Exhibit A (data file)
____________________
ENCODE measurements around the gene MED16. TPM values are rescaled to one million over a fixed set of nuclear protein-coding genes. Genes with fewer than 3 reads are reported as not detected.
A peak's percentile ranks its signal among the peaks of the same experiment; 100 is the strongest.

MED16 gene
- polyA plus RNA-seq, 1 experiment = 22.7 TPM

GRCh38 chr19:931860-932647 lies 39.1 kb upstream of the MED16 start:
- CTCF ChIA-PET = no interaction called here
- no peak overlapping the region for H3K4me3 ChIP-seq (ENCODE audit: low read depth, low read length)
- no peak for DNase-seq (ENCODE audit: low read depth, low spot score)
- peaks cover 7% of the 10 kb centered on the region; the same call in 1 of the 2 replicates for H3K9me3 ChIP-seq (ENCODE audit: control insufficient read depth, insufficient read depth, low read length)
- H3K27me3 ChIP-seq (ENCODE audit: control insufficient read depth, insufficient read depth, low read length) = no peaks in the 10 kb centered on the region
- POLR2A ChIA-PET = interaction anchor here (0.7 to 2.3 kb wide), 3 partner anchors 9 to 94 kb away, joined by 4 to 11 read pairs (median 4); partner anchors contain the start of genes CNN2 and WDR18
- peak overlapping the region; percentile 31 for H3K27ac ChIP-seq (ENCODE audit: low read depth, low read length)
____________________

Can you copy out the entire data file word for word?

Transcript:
ENCODE measurements around the gene MED16. TPM values are rescaled to one million over a fixed set of nuclear protein-coding genes. Genes with fewer than 3 reads are reported as not detected.
A peak's percentile ranks its signal among the peaks of the same experiment; 100 is the strongest.

MED16 gene
- polyA plus RNA-seq, 1 experiment = 22.7 TPM

GRCh38 chr19:931860-932647 lies 39.1 kb upstream of the MED16 start:
- CTCF ChIA-PET = no interaction called here
- no peak overlapping the region for H3K4me3 ChIP-seq (ENCODE audit: low read depth, low read length)
- no peak for DNase-seq (ENCODE audit: low read depth, low spot score)
- peaks cover 7% of the 10 kb centered on the region; the same call in 1 of the 2 replicates for H3K9me3 ChIP-seq (ENCODE audit: control insufficient read depth, insufficient read depth, low read length)
- H3K27me3 ChIP-seq (ENCODE audit: control insufficient read depth, insufficient read depth, low read length) = no peaks in the 10 kb centered on the region
- POLR2A ChIA-PET = interaction anchor here (0.7 to 2.3 kb wide), 3 partner anchors 9 to 94 kb away, joined by 4 to 11 read pairs (median 4); partner anchors contain the start of genes CNN2 and WDR18
- peak overlapping the region; percentile 31 for H3K27ac ChIP-seq (ENCODE audit: low read depth, low read length)